Roll the pork over the stuffing, like a jelly roll, until the seam is facing down and the fat back is on top.
For a number of years, we lived in the Abu Tor neighborhood, right on the seam of East and West Jerusalem.
Fumbleroooohski…'” (39) “'Look at me, ungh, splitting my own seam, oohh… going deep.
"My complexion is florid—my face without a seam," quoth Jack.
This is marked as plainly as if a wall had been built up at the end of the seam.
That curtain of oblivion without rent or seam sinks again upon the visions of this past of mine.
Mrs. Fenelby took up her sewing, and began to stitch a seam.
Hence their stockings, like those wove in the stocking-loom, are sewed or have a seam behind.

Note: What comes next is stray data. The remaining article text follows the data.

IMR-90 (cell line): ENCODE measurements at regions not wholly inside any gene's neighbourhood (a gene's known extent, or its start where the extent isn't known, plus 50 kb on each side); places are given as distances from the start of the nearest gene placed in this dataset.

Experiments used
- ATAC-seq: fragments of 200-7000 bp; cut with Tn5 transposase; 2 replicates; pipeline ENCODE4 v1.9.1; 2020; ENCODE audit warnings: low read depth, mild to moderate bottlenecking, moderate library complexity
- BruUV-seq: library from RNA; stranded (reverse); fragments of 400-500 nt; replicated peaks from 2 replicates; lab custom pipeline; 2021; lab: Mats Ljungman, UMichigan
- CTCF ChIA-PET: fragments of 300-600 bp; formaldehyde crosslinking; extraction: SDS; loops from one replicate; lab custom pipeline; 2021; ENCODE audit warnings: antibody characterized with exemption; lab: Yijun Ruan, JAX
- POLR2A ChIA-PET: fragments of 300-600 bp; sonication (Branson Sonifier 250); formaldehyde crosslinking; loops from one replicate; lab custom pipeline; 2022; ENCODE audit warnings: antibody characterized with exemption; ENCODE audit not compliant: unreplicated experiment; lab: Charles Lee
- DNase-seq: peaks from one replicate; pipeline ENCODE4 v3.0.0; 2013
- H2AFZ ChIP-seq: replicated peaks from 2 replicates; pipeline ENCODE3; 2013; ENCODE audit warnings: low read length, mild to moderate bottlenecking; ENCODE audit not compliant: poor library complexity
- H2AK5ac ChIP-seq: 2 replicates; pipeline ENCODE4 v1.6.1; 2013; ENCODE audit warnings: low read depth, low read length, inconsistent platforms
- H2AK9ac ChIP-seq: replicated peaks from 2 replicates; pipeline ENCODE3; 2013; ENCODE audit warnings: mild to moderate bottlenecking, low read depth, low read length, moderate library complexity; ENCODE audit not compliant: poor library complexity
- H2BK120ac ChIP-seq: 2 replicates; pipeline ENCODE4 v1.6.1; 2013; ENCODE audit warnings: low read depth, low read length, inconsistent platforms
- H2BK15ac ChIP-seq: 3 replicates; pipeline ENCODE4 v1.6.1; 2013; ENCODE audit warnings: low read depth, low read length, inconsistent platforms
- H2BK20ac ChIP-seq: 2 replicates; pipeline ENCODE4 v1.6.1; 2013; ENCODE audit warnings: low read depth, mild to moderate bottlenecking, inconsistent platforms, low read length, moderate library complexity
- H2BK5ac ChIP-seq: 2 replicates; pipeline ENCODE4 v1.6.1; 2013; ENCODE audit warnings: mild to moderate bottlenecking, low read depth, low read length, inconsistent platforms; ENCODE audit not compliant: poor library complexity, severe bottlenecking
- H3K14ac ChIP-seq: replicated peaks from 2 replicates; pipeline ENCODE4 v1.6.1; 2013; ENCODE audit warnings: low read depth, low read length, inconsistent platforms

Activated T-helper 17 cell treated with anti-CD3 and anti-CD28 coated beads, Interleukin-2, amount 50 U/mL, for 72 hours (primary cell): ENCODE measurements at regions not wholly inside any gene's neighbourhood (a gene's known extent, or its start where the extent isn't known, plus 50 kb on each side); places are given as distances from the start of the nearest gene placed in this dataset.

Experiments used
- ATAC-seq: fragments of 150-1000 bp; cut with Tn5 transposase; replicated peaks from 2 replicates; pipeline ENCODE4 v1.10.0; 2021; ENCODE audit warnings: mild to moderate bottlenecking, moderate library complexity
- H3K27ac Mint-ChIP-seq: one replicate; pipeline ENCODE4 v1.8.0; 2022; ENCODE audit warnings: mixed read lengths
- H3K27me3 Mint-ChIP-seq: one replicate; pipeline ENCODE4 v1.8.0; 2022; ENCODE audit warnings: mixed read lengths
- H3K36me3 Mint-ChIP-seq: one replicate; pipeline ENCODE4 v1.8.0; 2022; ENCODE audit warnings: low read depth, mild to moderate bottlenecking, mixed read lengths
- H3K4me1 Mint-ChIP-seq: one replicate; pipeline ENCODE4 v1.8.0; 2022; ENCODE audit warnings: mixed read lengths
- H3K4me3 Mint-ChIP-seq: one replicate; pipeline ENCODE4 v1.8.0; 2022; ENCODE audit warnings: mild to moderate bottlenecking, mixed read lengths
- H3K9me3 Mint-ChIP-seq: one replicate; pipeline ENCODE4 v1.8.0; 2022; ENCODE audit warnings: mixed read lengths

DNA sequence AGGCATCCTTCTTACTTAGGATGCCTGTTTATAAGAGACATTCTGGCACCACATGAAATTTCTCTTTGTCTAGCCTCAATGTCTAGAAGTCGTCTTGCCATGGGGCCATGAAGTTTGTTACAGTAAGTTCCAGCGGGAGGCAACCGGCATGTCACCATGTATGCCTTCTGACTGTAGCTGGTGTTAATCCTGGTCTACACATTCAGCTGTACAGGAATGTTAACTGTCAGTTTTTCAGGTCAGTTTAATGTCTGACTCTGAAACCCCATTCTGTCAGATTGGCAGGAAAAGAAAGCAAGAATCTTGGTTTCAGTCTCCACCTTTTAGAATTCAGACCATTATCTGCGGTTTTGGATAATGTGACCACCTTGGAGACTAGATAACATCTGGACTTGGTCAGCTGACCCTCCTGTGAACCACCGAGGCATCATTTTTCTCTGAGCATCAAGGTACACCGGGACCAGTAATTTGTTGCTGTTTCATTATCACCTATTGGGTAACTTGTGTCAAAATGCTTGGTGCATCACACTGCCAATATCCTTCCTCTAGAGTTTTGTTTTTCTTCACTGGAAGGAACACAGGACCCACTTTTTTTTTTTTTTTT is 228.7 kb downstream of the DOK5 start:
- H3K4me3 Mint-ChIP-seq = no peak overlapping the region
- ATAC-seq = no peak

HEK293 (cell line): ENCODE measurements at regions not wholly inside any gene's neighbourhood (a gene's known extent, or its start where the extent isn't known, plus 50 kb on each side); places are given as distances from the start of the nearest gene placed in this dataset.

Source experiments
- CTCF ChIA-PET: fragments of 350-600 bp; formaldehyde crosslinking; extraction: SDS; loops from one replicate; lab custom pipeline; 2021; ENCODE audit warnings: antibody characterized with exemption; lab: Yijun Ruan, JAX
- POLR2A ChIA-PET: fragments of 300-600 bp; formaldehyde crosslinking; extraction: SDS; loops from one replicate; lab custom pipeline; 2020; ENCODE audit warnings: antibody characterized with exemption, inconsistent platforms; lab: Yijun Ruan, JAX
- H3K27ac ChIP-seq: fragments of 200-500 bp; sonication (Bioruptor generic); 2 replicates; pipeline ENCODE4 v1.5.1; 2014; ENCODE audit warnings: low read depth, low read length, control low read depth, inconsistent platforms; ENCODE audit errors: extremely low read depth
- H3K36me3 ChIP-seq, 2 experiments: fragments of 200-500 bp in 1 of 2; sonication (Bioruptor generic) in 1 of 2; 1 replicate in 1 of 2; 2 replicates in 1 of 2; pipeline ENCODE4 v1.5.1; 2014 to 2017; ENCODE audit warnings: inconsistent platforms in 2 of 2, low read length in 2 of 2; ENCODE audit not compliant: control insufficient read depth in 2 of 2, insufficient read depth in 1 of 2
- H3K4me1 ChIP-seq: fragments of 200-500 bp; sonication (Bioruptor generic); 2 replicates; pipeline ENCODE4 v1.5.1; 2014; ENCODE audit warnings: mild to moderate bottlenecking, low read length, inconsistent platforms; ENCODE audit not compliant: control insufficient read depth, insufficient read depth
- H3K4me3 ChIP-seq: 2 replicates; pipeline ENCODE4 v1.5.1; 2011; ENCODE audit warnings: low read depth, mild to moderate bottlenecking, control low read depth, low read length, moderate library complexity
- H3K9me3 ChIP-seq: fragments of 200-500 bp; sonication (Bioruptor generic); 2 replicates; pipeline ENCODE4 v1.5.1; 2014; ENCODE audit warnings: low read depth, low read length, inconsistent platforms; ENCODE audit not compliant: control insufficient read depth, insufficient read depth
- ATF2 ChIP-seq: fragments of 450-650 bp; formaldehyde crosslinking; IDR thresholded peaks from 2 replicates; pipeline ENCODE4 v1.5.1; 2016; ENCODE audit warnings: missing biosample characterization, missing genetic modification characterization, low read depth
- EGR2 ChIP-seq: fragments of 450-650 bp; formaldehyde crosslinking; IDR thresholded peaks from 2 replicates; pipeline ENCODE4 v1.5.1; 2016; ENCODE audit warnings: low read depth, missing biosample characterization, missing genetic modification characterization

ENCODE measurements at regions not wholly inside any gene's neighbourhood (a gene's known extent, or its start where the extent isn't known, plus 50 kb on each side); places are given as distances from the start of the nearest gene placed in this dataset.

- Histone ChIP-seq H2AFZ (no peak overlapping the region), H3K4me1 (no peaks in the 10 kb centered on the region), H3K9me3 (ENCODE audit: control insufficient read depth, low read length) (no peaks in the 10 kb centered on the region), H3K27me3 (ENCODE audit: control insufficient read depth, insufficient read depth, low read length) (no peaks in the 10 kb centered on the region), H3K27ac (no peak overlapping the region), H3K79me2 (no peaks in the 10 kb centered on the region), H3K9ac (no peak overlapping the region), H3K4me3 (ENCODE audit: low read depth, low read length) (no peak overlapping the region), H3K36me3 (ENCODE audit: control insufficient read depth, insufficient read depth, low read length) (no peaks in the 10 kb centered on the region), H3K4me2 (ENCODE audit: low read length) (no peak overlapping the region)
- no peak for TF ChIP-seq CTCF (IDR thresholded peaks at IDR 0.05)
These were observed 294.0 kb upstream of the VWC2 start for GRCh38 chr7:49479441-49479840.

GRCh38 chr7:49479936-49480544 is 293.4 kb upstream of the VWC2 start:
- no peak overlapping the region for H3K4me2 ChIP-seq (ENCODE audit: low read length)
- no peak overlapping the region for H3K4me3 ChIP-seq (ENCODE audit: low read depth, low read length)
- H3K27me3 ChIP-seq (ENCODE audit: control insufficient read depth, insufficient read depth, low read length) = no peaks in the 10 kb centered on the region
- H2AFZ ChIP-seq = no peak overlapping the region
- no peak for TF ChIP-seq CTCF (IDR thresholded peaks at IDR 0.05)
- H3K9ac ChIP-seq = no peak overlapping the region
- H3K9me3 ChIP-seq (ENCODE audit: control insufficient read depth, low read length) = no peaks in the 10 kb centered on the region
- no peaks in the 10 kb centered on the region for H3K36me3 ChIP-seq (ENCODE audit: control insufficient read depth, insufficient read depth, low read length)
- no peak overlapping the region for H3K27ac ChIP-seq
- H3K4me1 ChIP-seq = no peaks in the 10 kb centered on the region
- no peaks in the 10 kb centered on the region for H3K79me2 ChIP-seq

I've forgotten to caulk that seam over your bunk, and it's going to rain.
This machine would make a good backstitch and sew a seam straight forward.
Old English seam "seam, suture, junction," from Proto-Germanic *saumaz (cf. Old Frisian sam "hem, seam," Old Norse saumr, Middle Dutch som, Dutch zoom, Old High German soum, German Saum "hem"), from PIE root *syu- "to sew, to bind" (cf. Old English siwian, Latin suere, Sanskrit syuman; see sew).
Chidynge and reproche ... vnsowen the semes of freendshipe in mannes herte. [Chaucer, "Parson's Tale," c.1386]Meaning "raised band of stitching on a ball" is recorded from 1888. Geological use is from 1590s.
1580s, from seam (n.). Related: Seamed; seaming.